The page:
ST. GEORGE — A driver was transported to the hospital with minor injuries after she ran a red light and struck another vehicle Friday morning.
St. George Police officers were dispatched to the scene of the crash at the intersection of South Mall Drive and East Riverside Drive shortly before 10 a.m., St. George Police Officer Ken Childs said.
The T-bone collision involved a man driving a dark blue Ford Focus and a woman driving a light blue Hyundai Elentra, the officer said.
During the investigation into the crash officers determined that the man driving the Ford was traveling south on Mall Drive and was stopped in the middle of the intersection of Riverside Drive waiting for traffic to clear.
“He had the right-of-way and a flashing yellow light as he waited for oncoming traffic to clear before making the turn,” Childs said.
Just as the man was starting into the turn his car was struck by the eastbound Elantra that failed to stop at the red light, and the force of impact sent both cars spinning in the middle of the intersection.
Both drivers were wearing their seat belts at the time of the crash. The Ford and the Elantra were extensively damaged and towed from the scene.
The woman driving the Elantra reported she was injured in the crash and was transported to Dixie Regional Medical Center by ambulance.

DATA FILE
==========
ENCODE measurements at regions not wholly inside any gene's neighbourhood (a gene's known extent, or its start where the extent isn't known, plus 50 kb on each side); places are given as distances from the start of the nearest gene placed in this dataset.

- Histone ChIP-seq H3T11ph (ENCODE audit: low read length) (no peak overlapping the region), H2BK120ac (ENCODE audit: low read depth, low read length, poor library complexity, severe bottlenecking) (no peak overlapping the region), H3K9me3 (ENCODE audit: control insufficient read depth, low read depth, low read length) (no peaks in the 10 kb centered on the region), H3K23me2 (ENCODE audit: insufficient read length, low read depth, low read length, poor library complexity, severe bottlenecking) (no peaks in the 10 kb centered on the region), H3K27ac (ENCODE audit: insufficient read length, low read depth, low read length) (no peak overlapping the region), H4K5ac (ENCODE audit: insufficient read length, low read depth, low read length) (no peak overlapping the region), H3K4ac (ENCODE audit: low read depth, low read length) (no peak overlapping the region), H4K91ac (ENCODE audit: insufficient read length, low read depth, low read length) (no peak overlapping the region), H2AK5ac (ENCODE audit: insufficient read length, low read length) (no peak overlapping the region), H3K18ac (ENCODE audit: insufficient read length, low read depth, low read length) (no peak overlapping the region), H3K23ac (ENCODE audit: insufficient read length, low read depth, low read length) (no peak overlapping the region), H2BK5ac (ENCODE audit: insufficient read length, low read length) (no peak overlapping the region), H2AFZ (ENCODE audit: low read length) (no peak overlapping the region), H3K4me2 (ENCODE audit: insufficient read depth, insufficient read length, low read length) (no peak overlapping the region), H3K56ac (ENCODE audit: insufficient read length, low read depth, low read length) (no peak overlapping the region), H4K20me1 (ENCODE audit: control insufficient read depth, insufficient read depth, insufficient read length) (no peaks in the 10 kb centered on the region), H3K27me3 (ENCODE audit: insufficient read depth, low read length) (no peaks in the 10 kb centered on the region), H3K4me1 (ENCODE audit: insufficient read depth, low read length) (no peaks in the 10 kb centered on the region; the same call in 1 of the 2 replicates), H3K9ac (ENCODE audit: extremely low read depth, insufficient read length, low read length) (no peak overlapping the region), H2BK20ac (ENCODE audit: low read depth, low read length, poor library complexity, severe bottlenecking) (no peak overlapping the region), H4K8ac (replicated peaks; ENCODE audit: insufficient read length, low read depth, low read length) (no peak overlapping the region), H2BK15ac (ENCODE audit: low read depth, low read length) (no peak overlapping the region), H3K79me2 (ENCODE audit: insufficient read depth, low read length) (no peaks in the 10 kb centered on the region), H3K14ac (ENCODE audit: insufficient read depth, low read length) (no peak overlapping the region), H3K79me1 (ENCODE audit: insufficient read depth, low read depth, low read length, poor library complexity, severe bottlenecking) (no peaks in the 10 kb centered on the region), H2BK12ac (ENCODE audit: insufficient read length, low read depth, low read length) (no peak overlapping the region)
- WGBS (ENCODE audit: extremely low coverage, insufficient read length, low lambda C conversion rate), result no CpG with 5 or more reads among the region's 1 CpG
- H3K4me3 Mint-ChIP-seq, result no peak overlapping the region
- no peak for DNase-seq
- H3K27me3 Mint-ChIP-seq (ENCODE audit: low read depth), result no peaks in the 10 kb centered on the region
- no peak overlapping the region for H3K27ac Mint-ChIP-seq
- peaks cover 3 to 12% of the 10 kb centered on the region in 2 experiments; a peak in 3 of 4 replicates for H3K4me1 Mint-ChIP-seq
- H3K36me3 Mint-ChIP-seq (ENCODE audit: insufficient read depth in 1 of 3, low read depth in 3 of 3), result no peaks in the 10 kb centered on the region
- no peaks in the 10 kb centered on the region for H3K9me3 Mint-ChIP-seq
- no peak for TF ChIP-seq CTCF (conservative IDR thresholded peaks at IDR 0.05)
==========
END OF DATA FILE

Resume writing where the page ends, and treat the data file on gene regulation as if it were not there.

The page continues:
“The woman was transported with non life-threatening injuries, she suffered minor injuries when the airbags deployed and was shaken up,” Childs said.
The man in the Ford told officers he didn’t want to be transported to the hospital by ambulance, Childs said, but that his wife was taking him to the emergency room instead.
The woman driving the Elantra was cited for failing to obey a traffic control device.
St. George Police Officer Dave McDaniel said he noticed several drivers that failed to slow down as they approached this particular crash scene, adding he has noticed that same driving behavior at other crash scenes as well.
“Rubber-necking” while driving by a crash poses risks, the officer emphasized.
“Drivers need to slow down when they see a crash up ahead because it makes the scene more dangerous for everyone when drivers are going around the crash and don’t reduce their speed,” McDaniel said.
This report is based on preliminary information provided by fire department and city personnel or other emergency responders and may not contain the full scope of findings.
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